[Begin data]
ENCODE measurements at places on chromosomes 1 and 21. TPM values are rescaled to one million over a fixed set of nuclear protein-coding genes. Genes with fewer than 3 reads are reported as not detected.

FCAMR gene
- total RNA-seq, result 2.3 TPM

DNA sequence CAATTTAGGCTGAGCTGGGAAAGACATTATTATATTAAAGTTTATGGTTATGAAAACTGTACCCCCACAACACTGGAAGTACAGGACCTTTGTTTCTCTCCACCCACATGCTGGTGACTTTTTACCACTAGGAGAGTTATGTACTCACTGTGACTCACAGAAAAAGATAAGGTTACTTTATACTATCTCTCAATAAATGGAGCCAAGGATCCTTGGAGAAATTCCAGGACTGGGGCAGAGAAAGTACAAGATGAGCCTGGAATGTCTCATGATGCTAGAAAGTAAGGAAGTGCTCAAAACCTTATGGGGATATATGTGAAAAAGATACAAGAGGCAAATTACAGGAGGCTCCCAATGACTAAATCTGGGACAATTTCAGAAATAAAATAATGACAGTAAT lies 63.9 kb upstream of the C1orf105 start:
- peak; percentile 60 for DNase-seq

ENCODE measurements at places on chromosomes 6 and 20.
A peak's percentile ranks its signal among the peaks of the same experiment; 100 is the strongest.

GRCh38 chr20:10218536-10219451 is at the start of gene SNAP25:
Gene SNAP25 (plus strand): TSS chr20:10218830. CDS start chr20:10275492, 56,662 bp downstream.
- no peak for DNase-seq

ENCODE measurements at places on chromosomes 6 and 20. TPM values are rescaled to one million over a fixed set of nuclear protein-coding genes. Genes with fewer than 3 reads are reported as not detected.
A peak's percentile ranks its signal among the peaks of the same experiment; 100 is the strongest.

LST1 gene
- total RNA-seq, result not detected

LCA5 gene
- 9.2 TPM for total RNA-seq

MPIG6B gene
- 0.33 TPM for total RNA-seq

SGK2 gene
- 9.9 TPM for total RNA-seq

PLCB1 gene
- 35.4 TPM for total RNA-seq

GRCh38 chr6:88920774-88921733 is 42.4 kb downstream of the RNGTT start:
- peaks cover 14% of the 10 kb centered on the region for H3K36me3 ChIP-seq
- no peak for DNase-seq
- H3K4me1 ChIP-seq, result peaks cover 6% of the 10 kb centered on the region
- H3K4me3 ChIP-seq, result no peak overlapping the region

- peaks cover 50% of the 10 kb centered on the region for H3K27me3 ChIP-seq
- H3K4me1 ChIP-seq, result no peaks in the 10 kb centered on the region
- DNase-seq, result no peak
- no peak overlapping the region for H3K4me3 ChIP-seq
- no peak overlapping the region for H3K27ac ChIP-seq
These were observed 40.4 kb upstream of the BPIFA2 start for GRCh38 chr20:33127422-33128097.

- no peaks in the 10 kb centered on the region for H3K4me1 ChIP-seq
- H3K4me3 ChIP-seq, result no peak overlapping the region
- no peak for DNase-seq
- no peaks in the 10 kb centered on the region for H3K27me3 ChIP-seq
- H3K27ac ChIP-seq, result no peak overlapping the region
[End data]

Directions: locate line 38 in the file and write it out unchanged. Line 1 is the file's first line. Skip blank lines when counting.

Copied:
- H3K27ac ChIP-seq, result no peak overlapping the region